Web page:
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Core Samples

It’s all about books up here at the ol’ bunkhouse this week. Not that that’s a quantum shift in the paradigm or anything, but with the newly-expanded five-week-long 2012 Utah Humanities Council Book Festival overlapping with Banned Books Week, there’s a certain smugness in these parts, not just about reading, but about reading well outside the mainstream.

That’s nothing new, of course! It probably goes back to late elementary school when a younger friend from the neighborhood and I began surreptitiously reading science fiction featuring Amazonian women from distant planets, and then a year or so later when dog-eared and tawdry Mickey Spillane paperbacks were getting passed around the schoolhouse boys’ room.

I still get a rush when opening a new box of obscure titles from the "Pete’s Roc N Rye" book club up in Evanston, or when friends lend me a volume of poetry or a music bio or an arcane piece of Western history, especially when they include text which might cause censors to get on their high horse. But more on that later. The reconfigured book festival is much more interesting.

This year’s bookfest is literally all over the map, and calendar. Stretching from September 22 through October 31 and from Brigham City to Boulder and from Moab to Wendover, it would appear, at least going in, almost too difficult to get one’s arms around. For the literary Tom Paine in us, these are the times that try men’s souls.

Where this new configuration may serve a more geographically democratic cross-section of the state, it makes it almost impossible, with the distances between venues, to catch all the "rock stars" one would like in one day in one setting.

In past years, when the festival covered a week or thereabouts, one Saturday was usually set aside at various rooms of the Salt Lake City Main Library for book junkies to catch many of their individual favorites in one day at one site. Diversity, from slam poetry to exterior and interior environmentalism to post-modern fiction to battle-of-the-bands-like presentations involving Mormon history, was always served.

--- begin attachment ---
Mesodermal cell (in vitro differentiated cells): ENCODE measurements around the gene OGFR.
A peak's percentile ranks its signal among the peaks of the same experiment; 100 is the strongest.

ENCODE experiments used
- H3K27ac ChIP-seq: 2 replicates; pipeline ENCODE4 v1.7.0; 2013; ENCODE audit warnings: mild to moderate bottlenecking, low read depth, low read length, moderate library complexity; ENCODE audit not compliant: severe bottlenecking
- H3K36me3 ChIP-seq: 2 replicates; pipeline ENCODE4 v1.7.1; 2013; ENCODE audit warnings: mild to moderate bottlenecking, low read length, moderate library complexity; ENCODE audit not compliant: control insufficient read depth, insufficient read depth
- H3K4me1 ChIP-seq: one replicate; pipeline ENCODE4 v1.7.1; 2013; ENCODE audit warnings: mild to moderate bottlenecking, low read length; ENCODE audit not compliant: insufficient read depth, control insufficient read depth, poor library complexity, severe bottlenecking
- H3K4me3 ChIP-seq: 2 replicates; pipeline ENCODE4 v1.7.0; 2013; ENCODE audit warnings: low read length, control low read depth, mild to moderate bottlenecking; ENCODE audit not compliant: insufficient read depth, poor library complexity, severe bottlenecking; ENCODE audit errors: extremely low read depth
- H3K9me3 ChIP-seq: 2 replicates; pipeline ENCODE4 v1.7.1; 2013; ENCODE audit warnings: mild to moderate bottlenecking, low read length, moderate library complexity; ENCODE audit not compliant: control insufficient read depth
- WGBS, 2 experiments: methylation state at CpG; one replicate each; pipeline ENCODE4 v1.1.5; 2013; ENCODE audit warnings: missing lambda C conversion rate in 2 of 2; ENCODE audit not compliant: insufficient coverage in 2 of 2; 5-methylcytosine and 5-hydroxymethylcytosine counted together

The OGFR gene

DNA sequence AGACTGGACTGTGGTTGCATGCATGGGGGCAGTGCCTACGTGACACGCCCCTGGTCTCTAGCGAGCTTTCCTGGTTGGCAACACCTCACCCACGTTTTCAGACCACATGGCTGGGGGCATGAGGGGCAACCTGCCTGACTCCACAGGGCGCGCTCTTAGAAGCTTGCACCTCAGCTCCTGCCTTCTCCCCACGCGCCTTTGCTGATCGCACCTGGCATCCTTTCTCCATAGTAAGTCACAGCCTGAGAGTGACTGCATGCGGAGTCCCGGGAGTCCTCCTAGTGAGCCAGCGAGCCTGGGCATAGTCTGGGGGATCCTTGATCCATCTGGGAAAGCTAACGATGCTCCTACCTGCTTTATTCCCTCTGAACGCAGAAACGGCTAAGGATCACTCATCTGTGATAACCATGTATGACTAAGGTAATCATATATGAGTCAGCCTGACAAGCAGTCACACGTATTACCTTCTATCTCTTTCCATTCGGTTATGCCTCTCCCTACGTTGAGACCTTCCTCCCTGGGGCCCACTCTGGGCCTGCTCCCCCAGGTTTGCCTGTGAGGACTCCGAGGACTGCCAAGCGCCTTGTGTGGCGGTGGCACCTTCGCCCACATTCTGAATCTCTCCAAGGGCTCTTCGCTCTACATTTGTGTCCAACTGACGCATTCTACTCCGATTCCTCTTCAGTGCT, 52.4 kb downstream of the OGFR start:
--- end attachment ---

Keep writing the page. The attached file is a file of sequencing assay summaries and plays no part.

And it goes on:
This year, in order to catch live readings involving authors with whom I’ve had ongoing relationships, I’d have to first travel to Tremonton on October 5 to catch indigenous musician, poet, activist Joy Harjo for a 7 p.m. reading from her new memoir "Crazy Brave." Not that the trip wouldn’t well be worth it to experience her gorgeous and transcendental spoken word and instrumental art, but how ’bout an encore at the Main Salt Lake Library auditorium? Just askin’.

Then, I suppose, I could head on over to Wendover High School on October 10 for a reading by Héctor Ahumada, a brilliant Chilean artist and poet who studied both at BYU and the University of Utah after stints at the Viña del Mar Fine Arts School and the State Technical University in Chile. Having already caught him at Ken Sanders bookshop in Salt Lake, I can guarantee the trip out across the Salt Flats would also be worth the effort.

Speaking of Ken Sanders Rare Books, the gruffmeister himself, Mr. John Fayhee, the cranky peak-bagging "resurrector" of Mountain Gazette magazine, will be there for an October 5 reading from his latest book, "Smoke Signals: Wayward Journeys Through the Old Heart of the New West."

If the legend which precedes Fayhee retains any gravity whatsoever, the reading will probably be followed by a tour of local watering holes. Not that it would break any records set previously by Doug Peacock, mind you, but Fayhee would no doubt hold his own.

Will Bagley is back with the latest from his Overland West series, "With Golden Visions Bright Before Them: Trails to the Mining West 1849-1852," and, in what is probably the biggest bombshell in the festivals lineup, legendary Chilean poet Raul Zurita is also scheduled. The best way to get up to date info on authors and locations is at http://www.utahhumanities.org .

Getting back to Banned Book Week, which runs from September 30 through October 6 this year, the biggest surprise on the list of the 10 most challenged titles of 2011 were two oldies but goodies, "Brave New World" by Aldous Huxley and "To Kill a Mockingbird" by Harper Lee.

It’s really hard to find fault with the fault finders. I’ve also come to believe that my initial entrance into the Central London Hatchery and Conditioning Centre on the first page of the Huxley book and the moment in "Mockingbird" I first met 12-year old Jem Finch he with the broken arm that couldn’t keep him from passing and punting truly ruined any real chance I had at a full life.

Jay Meehan is a culture junkie and has been an observer, participant, and chronicler of the Park City and Wasatch County social scenes for more than 40 years.


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